Ernst Troeltsch (1865-1923) was an influential German theologian, whose life project was to work out the logic of the historical sciences in the sphere of Christianity and culture. In his own theological work, he did not think that a thorough historicism would leave any room at all for normative doctrinal claims from Christian doctrine (“The bureau of eschatology is generally closed.”). In fact, though he started his career as a professor of theology, he gladly switched faculties and became a “professor of philosophy and civilization.”
In 1900, the publisher Mohr/Siebeck wrote to him to ask his advice about whether they should launch a new journal devoted to systematic theology. Troeltsch said no:
Systematic theology belongs in general journals…. I do not believe that anyone will have the courage to devote a special journal to it at a time when dogmatic theology is falling apart.¹
In Troeltsch’s view, “dogmatic theology is falling apart” in 1900 because the times had changed and wouldn’t be changing back. The Christian church had only produced dogma when it was going through a sociological phase of establishing itself as a community. Since the modern period had begun, the Christian church had moved into a new phase in which theology could no longer be an authoritative teaching. Instead of a Dogmatik, modern theology would be a Glaubenslehre, a doctrine of the faith. Its authors would confess their own faith by articulating insights in such a way that it sparked further insights in those who read it.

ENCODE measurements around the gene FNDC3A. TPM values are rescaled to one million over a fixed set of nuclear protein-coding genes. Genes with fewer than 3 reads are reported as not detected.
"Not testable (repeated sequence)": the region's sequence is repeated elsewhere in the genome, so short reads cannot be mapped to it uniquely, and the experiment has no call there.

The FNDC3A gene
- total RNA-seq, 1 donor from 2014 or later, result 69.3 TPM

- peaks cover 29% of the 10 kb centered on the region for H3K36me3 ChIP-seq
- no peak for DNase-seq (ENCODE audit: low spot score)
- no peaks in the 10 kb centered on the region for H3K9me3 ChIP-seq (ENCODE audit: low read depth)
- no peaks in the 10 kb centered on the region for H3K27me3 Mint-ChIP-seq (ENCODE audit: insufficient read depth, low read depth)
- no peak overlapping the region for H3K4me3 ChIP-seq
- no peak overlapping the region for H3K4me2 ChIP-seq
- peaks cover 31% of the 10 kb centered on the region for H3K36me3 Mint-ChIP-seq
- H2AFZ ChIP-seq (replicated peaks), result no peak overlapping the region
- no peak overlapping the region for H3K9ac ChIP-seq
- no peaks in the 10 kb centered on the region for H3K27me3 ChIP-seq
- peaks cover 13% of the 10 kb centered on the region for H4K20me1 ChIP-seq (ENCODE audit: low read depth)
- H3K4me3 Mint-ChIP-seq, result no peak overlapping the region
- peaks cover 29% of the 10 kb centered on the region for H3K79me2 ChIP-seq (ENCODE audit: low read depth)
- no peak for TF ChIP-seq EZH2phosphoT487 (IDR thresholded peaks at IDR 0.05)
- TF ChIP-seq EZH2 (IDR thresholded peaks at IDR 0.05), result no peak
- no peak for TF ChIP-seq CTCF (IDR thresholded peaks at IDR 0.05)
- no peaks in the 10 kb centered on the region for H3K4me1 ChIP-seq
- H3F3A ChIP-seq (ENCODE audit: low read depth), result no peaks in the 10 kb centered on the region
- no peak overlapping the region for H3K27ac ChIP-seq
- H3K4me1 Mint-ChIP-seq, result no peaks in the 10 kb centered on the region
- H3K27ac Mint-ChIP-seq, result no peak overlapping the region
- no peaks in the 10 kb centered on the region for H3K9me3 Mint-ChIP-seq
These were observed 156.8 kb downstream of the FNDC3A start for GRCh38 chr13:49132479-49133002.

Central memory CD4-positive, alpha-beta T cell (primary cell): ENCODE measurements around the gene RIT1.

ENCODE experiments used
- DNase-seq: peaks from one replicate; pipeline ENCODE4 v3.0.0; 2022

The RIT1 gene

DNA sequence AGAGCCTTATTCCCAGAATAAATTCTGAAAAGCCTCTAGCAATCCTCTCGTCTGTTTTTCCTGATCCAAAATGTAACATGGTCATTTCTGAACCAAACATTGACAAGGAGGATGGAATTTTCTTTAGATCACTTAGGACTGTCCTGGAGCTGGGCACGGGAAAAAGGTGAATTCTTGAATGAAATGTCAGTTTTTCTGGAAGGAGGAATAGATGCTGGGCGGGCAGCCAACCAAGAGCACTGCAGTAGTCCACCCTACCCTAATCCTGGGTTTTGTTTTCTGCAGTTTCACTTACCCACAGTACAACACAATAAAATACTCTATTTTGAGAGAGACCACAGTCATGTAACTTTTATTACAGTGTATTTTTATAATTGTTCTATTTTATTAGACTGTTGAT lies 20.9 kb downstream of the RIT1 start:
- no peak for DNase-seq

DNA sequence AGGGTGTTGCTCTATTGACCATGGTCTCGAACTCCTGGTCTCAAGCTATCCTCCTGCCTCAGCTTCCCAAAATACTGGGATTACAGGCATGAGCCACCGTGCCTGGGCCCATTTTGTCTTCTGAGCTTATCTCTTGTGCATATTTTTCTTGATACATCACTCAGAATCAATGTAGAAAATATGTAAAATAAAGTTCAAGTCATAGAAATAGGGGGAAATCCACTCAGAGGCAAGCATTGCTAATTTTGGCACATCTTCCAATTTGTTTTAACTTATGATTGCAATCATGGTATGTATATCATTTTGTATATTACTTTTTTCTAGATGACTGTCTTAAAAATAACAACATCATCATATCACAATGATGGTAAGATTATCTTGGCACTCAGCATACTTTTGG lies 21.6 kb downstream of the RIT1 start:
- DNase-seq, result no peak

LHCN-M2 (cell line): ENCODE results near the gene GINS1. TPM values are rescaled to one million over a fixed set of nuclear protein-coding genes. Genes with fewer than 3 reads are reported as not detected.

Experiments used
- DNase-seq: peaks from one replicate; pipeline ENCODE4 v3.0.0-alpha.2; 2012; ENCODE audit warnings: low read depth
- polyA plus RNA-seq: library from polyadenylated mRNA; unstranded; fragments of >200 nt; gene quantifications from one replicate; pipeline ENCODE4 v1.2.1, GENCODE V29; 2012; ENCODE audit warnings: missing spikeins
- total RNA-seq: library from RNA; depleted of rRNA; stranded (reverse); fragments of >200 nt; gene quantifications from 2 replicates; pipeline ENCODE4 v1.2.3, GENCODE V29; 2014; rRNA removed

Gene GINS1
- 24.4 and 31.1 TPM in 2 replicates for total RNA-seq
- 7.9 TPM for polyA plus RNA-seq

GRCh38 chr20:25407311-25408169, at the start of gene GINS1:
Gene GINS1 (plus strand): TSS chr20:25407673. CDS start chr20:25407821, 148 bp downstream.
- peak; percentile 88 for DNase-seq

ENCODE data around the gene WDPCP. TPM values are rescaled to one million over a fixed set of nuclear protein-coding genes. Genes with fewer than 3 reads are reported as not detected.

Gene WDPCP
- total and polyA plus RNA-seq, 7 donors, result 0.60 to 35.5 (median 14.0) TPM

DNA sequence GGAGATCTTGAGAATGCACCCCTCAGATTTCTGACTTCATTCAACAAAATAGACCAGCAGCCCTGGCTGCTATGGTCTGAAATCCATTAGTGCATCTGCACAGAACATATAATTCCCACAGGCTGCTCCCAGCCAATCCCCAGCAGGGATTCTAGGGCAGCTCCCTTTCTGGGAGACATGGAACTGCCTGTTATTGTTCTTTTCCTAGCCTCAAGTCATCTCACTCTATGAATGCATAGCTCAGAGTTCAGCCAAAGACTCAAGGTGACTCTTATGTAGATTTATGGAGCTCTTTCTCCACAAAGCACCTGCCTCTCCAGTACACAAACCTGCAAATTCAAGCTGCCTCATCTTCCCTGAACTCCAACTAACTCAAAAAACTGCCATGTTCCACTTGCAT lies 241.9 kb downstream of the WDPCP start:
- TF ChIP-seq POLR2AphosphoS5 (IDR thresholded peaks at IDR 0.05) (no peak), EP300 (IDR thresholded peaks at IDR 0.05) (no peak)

Troeltsch was drawing his conclusions from riedrich Schleiermacher’s reorientation of theology in his epochal Glaubenslehre:
Schleiermacher, who introduced this new concept for the first time into theology proper as a result of the stimuli of modern philosophy and out of his own brilliance, abolished the name dogmatics and introduce the designation, the doctrine of faith.²
With Dogmatics phased out and Glaubenslehre phased in, Troeltsch predicted there would be no future demand for a journal of systematic theology. Such systematic theology as was produced would be able to find a home in general journals.
99 years after Troeltsch’s letter, John Webster and company launched the International Journal of Systematic Theology, and it has done pretty well.
¹Hans-Georg Drescher, Ernst Troeltsch: His Life and Work (Minneapolis: Fortress Press, 1993), 202.
²Ibid, 202, but Drescher is quoting an article Troeltsch wrote for Religion in Geschichte und Gegenwart.